Why over-organising your child’s time could be ruining their childhood.

Thanks to our brand partner, Combantrin®

We are overwhelmed with choices when it comes to activities for our kids. We’re told they have to do swimming lessons for safety, dance lessons for discipline, tennis for hand-eye coordination, soccer for teamwork and art classes for creativity. On top of that, their friends are doing gymnastics, Taekwondo, going to Spanish classes and learning piano…and they’re not even five. Given the pressure to enrol in everything, it’s easy to forget the importance of unstructured play – time for your kids to explore, get dirty and be free.

With screens and extracurricular activities taking up so much space in our kids’ lives, it’s more important than ever for them to get outside and play with sticks and dirt, climb a tree and face plant while practising cartwheels. Our challenge as parents is to avoid the urge to plan every hour of their day and give them the space and time they need for unstructured play.

"Child-driven play is a great outlet for kids to relieve stress and regulate their emotions." Image: iStock.

Unstructured play is essential for healthy development and is a source of great joy for kids and their parents. It encourages children to use their creativity and imaginations and helps them solve problems, build confidence and develop friendships. It allows them to move at their own pace, explore their surroundings and discover their passions and preferences. In a world where there is increasing pressure for kids to perform in structured activities, child-driven play is a great outlet for kids to relieve stress and regulate their emotions.

Will they get grazed knees and bruises from climbing trees and doona surfing down the staircase? Absolutely.  Will they get a snotty nose and worms from sharing fun times with friends? Maybe.

Outdoor play is a great escape from daily pressures and expectations. Image: Supplied.
Outdoor play is a great escape from daily pressures and expectations. Image: Supplied.

But I'm not one for overly worrying about these things. We need to see them as signs of a childhood well spent. Bloody knees can be covered with a Band-Aid, dirt can be scrubbed off, snotty noses will eventually stop running and worms can be easily treated with Combantrin. Kids should be free to play - and sometimes that results in uncomfortable things like worms.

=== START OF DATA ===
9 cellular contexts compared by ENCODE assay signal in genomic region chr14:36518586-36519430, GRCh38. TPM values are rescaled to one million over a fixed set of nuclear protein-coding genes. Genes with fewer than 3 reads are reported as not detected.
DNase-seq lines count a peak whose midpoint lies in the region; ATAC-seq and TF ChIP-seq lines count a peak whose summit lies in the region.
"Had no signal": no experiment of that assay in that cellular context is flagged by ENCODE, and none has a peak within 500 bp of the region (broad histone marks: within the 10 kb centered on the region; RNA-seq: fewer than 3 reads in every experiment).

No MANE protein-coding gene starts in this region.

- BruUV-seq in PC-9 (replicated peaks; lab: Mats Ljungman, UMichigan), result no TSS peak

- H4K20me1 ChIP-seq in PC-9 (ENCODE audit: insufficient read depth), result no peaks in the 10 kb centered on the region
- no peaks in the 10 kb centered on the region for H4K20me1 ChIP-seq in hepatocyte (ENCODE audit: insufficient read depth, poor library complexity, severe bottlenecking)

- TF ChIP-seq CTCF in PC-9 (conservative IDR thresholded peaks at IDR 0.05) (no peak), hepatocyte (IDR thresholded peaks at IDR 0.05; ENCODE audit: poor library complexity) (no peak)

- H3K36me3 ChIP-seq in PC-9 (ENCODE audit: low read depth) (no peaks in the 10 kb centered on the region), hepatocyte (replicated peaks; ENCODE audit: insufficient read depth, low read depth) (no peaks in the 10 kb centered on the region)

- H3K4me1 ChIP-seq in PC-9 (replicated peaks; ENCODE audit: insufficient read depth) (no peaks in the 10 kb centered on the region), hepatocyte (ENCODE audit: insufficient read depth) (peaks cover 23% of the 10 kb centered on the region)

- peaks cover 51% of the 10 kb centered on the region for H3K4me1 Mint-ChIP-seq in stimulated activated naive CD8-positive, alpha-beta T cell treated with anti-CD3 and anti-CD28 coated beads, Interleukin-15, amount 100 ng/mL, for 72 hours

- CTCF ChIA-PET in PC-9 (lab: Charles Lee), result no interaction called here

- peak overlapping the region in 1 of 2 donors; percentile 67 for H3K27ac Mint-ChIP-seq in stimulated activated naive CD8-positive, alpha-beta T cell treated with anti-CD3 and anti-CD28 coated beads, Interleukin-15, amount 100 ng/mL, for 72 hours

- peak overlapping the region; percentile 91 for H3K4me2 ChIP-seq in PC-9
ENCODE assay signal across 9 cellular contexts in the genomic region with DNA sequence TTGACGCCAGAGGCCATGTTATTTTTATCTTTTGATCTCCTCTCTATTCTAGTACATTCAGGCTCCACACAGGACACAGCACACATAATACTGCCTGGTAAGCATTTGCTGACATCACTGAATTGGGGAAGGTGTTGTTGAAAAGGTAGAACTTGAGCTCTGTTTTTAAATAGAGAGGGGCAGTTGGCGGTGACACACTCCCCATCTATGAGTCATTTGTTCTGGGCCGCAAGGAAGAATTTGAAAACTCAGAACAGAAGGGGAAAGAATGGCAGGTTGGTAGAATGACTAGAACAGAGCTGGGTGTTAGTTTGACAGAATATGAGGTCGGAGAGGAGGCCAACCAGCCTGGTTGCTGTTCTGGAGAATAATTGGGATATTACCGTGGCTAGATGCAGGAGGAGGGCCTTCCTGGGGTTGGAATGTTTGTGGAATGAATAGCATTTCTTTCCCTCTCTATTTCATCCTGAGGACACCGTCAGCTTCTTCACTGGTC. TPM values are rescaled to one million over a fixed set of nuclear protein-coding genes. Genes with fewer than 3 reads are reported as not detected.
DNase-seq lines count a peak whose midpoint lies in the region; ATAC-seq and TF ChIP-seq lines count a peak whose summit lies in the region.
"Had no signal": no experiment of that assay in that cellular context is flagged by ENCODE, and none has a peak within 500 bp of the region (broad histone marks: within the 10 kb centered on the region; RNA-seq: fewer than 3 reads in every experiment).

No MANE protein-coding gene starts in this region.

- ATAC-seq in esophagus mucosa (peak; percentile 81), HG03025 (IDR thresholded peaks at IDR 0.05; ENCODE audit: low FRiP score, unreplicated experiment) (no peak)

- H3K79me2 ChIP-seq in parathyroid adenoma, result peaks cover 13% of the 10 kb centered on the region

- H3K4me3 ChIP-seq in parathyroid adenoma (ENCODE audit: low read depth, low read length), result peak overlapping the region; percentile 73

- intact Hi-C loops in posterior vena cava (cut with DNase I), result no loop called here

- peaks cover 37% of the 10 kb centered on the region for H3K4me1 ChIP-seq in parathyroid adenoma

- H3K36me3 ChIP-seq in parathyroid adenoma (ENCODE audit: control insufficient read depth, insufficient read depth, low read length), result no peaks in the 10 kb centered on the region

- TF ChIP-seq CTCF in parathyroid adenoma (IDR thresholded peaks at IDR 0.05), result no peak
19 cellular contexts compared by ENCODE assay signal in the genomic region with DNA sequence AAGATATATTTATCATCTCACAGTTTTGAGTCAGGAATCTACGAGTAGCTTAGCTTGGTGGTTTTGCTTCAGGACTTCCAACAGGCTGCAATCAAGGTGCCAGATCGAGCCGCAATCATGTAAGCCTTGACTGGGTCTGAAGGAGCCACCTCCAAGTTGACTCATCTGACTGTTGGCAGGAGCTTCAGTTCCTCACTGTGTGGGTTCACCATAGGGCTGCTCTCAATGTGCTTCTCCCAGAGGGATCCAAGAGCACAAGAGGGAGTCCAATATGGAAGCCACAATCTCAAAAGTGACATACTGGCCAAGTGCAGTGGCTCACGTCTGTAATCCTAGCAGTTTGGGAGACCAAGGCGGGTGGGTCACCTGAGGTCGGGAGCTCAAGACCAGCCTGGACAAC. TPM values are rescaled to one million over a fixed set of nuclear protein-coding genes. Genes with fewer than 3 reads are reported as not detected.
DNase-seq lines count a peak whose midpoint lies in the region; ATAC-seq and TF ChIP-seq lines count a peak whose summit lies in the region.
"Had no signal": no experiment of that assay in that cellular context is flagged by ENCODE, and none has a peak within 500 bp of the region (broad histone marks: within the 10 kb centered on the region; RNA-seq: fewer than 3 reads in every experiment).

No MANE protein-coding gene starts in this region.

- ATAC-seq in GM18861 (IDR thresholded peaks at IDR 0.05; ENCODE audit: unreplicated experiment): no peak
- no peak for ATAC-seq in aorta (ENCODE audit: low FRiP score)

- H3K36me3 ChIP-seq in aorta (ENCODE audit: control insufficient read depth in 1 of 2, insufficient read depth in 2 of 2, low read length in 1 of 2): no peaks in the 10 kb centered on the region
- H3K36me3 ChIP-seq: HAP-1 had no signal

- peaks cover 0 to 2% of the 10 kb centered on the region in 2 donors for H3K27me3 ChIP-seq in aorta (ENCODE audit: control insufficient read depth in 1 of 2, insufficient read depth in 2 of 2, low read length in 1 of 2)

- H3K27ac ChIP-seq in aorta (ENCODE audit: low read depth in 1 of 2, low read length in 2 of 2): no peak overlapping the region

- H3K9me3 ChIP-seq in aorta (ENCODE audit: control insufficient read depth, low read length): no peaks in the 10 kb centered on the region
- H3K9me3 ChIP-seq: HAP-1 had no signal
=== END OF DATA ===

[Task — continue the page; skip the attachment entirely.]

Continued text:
It’s part of growing up. I had them as a child and my kids will have them too. The problem with worms is that they’re super contagious, so for the family's all-round care I like to keep Combantrin chocolate squares in the cupboard, close to hand. It's an easy fix for something that's a completely normal part of childhood.

Speaking of childhood, my best memory of my own "unstructured play" was building an indoor cubby house with my sister, rounding up beetles in our garden (until one bit me) and playing frisbee at the beach with my cousins.

Jacqui McCallum
My sister and I had some good times when we weren’t dressed as Jackie and Joan Collins. Image: Supplied.

When my friends came over, we’d head to my bedroom to marry Barbie and Ken in a lavish ceremony or, if the weather was good, we’d pop on our bathers and spend the arvo running through the sprinklers and squealing until the neighbours cracked it. Most days my parents would tell us to go outside and not resurface until we were called to dinner. Admittedly they didn’t have a myriad of digital devices to fend off (there was only my Discman loaded with Roxette to confiscate!).

So, while there is certainly a place for structured activities (my kids love their swimming and dance lessons), one of the best things you can do for your child is ensure they have heaps of time to play, explore and discover. When they look back on their childhoods, they’ll remember the special times they spent playing with their siblings or friends, not realising how much it was teaching them about life (as well as life's little problems!).

What's your child's favourite activity? Tell us in the comments section below.

This content was created with thanks to our brand partner Combantrin®.